“In my travels and talks and meetings, I am constantly running up against this problem. When people are polite, they often tell me how ‘difficult’ supporting Israel in their communities has become, because of the settlements, or because of offensive statements by Israeli politicians. The problem is a sincere one, but it is a structural one, and will not go away so long as (i) American Jews relate to Israel as principally a political cause rather than a civilizational force, (ii) American Jews relate to some policies and not others as resonating to the core of their own identity as Jews, and (iii) American Jewish politics are so different from Israeli politics, which is unlikely to change.
And that’s when they’re polite.”
Source: David Hazony, “Israeli Identity and the Future of American Jewry” (The Tower)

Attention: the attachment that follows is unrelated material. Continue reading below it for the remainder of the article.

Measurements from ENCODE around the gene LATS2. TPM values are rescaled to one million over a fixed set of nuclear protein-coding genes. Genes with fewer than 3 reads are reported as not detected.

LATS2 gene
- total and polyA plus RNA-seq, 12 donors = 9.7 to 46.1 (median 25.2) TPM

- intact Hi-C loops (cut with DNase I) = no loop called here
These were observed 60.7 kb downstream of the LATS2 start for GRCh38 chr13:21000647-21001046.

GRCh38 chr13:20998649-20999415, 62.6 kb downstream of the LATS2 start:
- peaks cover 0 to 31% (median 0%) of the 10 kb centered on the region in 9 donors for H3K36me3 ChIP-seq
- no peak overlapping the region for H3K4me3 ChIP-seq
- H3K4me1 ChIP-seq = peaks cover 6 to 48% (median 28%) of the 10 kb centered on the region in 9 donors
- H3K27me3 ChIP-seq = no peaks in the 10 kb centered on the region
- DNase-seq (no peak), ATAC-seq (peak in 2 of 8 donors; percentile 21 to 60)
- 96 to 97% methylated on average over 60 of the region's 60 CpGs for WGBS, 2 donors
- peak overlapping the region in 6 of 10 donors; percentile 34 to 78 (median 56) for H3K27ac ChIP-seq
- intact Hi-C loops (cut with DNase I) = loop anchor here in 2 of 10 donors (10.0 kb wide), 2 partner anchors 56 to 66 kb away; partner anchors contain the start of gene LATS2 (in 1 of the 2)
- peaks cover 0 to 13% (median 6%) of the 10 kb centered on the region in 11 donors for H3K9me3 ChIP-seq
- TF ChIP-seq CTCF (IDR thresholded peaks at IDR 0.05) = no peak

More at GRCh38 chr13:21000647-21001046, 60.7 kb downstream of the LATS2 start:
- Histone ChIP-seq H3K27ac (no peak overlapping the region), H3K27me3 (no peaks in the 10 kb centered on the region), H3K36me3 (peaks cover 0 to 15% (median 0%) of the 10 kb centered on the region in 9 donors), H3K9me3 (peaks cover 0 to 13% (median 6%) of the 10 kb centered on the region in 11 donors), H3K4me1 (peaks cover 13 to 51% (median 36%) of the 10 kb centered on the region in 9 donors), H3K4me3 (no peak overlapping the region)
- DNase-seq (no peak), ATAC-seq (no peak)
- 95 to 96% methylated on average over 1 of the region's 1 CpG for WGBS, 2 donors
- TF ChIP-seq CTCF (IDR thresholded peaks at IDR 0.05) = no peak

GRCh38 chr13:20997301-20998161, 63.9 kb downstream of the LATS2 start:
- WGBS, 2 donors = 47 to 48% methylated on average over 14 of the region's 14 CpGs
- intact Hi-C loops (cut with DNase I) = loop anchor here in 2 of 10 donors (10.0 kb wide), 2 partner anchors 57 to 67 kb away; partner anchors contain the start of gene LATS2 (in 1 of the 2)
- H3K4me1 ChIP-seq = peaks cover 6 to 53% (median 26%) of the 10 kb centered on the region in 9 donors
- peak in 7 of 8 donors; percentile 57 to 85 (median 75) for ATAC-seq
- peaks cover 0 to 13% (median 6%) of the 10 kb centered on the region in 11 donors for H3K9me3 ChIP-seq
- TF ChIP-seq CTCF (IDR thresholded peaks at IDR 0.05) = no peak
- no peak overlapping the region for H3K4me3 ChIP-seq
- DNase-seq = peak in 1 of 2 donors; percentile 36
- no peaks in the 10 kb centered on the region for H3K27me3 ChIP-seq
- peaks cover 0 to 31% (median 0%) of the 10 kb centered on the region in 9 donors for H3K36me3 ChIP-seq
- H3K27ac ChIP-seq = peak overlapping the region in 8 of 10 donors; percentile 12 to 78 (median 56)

“The problem is not the work itself but the way Waldman and Chabon are promoting it. In interviews, they have turned their brief tour of the West Bank into undeniable evidence that they’ve discovered the absolute truth of the conflict: It’s Israel’s fault. And they describe the situation in such shallow and simple terms, I half-wondered if “Kingdom” was a children’s book. (It’s not.)”
Source: Danielle Berrin, “Michael Chabon and Ayelet Waldman Undermine Peace for Palestine” (Jewish Journal)
“In June 1967 Arab leaders declared their intention to annihilate the Jewish state, and the Jews decided they wouldn’t sit still for it. For the crime of self-preservation, Israel remains a nation unforgiven.
Unforgiven, Israel’s milder critics say, because the Six-Day War, even if justified at the time, does not justify 50 years of occupation. They argue, also, that Israel can rely on its own strength as well as international guarantees to take risks for peace.
This is ahistoric nonsense.”
Source: Bret Stephens, “Six Days and Fifty Years of War” (The New York Times)